James Hally and Margaret Casey ...

Margaret's Journey

Margaret and the others from Killadysart, as well as young women from Scarriff, Tulla and Corofin, would have travelled by horse and cart to Limerick railway station in early July 1851. The train journey ended in Dublin, from where a steamer took them across the Irish Sea to Plymouth. Here they stayed in the Government Emigration Depot on the Baltic Wharf, being joined by 30 more who had sailed directly from Cork.

The Calcutta left Plymouth on 15 July. Also aboard were 7 married couples and 8 children. All 173 were sailing on an assisted passage.

The Immigration Board Records (TAHO CB7/11) contain the words of the surgeon-superintendent, Dr. Church, who described the ship as “not suitable for emigration”. Nevertheless, the passengers remained healthy for the most part, with only three cases of acute inflammation of the eyes. Dr. Church was evidently impressed by the girls:

Their conduct has been good and it will be the fault of their employers if many of them do not make good servants. They know little or nothing but are apt and quick if instructed with kindness.

Margaret arrived in Hobart on 4 November 1851. Another ship, the Beulah, had delivered a similar consignment to Hobart on 29 August 1851. The Tasmanian Female Immigration Association, an organization based in Hobart, had been a driving force behind the venture. Young women were desperately needed to act as servants and to balance the sexes.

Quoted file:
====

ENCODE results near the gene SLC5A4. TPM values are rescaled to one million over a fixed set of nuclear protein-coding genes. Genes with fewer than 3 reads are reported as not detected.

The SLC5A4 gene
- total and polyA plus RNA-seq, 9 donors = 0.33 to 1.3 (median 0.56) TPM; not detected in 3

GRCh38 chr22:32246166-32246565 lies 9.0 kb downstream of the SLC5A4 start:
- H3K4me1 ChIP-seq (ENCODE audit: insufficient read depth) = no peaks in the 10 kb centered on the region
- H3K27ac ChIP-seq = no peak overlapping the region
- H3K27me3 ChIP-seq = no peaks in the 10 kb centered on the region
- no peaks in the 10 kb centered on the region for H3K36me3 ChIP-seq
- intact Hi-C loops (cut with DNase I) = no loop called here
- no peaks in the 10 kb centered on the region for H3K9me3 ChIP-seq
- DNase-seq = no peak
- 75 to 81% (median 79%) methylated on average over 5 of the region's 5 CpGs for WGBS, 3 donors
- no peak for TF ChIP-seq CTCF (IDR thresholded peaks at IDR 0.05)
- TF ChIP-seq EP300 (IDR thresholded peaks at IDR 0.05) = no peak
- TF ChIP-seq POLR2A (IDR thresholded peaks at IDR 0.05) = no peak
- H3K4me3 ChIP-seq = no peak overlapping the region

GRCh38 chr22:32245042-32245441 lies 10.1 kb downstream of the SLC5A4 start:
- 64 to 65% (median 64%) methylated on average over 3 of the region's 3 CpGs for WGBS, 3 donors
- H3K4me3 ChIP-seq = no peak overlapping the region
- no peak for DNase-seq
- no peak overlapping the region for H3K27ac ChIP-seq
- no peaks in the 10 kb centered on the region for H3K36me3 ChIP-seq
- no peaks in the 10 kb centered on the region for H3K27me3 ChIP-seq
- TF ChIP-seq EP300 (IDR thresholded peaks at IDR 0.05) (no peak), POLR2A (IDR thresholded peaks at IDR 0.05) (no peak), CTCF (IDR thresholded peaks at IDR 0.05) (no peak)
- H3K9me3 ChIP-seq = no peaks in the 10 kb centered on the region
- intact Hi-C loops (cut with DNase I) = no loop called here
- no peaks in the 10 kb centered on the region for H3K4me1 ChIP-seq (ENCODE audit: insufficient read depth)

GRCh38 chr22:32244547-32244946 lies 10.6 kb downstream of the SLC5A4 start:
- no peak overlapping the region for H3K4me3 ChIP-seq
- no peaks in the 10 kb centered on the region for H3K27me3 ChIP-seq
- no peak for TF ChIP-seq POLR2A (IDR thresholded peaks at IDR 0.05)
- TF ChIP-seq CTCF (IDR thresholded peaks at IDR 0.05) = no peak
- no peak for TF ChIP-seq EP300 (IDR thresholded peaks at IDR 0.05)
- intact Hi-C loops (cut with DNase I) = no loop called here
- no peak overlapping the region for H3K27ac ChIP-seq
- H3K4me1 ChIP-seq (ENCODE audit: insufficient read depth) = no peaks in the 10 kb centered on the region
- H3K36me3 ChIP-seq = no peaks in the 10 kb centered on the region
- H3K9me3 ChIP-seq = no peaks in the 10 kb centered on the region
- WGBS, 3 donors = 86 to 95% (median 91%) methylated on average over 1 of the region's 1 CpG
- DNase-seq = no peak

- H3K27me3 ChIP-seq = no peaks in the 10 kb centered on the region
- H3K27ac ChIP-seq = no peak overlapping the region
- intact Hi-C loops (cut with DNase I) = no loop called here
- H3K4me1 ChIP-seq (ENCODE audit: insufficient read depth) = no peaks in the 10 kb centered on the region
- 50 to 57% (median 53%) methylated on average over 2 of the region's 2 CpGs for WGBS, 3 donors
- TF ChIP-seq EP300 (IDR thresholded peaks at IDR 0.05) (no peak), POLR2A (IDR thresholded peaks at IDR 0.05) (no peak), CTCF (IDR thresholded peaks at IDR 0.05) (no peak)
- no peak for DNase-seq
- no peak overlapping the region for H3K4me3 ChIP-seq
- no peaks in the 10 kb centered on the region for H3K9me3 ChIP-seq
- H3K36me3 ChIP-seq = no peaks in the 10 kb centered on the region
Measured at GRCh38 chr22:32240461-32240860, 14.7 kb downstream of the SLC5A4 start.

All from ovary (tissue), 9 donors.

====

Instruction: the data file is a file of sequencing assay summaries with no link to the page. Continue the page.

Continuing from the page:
Early in 1852, the Honorary Secretary of the Tasmanian Female Immigration Association wrote to Tasmania’s Immigration Agent in London:

Since their entry into service I have, with very few exceptions, received the most gratifying accounts of their character and conduct…experience has now proved that very many of these girls are likely to make most valuable servants…their aptitude for and quickness at learning how to perform the services required of them is, in many instances that have come under my notice, surprising”.

The Secretary evidently did not have high expectations of the girls, because they were Irish Roman Catholics with little knowledge of domestic service.

 

Table of Contents

  1. James Hally in Ireland
  2. James' Journey
  3. James in Hobart
  4. Margaret Casey in Ireland
  5. Margaret's Journey
  6. Early Married Life
  7. The Family
  8. Life in Pontville
  9. James Hally the Activist